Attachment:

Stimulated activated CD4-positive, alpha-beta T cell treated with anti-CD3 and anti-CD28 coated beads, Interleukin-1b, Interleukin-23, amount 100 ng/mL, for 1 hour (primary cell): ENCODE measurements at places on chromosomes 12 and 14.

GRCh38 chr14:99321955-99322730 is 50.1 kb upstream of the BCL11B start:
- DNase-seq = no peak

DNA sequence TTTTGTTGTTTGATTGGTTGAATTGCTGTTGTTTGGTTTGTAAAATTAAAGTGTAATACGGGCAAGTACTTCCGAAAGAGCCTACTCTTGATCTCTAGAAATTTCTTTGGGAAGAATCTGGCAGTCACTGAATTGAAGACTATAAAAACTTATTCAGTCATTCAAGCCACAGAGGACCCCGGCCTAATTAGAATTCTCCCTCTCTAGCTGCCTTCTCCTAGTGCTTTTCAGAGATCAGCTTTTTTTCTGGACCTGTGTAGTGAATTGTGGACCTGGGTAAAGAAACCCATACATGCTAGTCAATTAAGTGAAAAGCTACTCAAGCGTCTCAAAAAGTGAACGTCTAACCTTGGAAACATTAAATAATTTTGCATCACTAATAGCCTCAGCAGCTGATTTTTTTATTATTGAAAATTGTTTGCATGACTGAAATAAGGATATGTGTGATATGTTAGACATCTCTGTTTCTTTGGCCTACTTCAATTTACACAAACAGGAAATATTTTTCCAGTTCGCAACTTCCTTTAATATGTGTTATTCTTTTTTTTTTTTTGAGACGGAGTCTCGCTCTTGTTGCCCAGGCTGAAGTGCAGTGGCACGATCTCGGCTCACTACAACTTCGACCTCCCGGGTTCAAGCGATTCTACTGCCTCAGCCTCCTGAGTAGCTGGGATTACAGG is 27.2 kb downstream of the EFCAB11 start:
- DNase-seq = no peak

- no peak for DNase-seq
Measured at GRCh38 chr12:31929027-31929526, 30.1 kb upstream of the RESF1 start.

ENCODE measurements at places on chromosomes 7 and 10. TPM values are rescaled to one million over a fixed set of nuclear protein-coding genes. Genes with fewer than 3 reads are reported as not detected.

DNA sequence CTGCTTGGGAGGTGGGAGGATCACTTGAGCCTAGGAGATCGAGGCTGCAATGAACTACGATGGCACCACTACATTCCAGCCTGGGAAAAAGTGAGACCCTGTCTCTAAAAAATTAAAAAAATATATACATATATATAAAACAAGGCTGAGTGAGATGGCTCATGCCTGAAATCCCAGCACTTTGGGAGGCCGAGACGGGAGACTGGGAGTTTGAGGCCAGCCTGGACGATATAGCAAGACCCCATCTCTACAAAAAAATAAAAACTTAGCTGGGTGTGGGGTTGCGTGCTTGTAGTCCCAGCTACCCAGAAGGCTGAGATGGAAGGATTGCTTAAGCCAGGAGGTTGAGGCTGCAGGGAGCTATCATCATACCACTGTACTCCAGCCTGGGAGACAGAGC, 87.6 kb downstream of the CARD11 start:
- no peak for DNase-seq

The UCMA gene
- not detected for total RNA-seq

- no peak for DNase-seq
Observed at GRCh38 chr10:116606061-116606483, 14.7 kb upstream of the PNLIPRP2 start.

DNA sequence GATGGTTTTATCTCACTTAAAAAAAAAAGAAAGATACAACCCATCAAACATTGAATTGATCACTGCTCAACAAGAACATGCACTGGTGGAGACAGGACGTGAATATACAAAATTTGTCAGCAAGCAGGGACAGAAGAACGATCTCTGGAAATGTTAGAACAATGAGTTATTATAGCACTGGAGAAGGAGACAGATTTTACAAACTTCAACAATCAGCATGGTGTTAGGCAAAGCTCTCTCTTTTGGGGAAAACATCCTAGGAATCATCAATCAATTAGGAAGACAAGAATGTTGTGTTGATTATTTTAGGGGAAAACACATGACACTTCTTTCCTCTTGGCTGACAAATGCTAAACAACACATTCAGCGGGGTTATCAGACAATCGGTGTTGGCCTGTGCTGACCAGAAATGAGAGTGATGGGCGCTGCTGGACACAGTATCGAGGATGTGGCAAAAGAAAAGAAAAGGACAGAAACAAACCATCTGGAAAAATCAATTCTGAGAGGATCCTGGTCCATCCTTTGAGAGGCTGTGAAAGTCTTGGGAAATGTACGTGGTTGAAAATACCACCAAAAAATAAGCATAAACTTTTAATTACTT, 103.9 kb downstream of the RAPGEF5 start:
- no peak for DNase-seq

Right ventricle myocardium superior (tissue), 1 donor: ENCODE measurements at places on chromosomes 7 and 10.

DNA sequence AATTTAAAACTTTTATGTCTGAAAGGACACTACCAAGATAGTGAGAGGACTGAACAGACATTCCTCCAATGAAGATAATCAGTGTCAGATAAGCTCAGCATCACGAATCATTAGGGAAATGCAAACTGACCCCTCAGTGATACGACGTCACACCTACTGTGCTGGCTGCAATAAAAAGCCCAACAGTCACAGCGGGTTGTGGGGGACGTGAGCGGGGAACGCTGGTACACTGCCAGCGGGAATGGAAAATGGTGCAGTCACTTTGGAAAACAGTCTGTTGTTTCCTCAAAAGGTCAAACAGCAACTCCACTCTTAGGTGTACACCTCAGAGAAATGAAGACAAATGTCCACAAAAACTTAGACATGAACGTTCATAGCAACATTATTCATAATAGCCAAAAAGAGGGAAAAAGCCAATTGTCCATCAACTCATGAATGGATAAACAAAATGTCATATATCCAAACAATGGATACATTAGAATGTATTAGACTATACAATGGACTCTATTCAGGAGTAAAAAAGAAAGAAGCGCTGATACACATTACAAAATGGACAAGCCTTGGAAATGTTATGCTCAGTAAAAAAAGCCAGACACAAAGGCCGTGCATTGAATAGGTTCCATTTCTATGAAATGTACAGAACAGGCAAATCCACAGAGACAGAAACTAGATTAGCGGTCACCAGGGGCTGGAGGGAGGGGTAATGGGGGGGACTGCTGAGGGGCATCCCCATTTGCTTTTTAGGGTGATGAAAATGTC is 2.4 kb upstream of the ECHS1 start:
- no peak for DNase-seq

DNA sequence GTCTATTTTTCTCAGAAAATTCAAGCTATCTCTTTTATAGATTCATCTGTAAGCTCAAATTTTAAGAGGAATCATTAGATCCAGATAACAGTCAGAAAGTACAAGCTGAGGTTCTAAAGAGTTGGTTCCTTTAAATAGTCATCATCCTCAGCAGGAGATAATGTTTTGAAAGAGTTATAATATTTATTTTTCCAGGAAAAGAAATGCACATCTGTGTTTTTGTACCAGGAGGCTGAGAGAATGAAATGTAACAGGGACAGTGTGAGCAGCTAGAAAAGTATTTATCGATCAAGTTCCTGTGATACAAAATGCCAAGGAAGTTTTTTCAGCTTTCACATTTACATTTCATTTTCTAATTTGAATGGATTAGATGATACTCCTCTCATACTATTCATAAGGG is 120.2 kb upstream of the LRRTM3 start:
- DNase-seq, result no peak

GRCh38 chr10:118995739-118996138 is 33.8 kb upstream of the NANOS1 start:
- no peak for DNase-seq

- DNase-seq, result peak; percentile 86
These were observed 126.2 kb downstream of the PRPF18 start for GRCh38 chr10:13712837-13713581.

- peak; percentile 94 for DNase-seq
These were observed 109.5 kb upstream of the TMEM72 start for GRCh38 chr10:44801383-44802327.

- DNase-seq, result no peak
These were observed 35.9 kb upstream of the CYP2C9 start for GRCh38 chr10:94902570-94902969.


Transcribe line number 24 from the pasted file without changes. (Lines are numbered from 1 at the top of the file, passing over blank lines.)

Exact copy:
- DNase-seq, result peak; percentile 86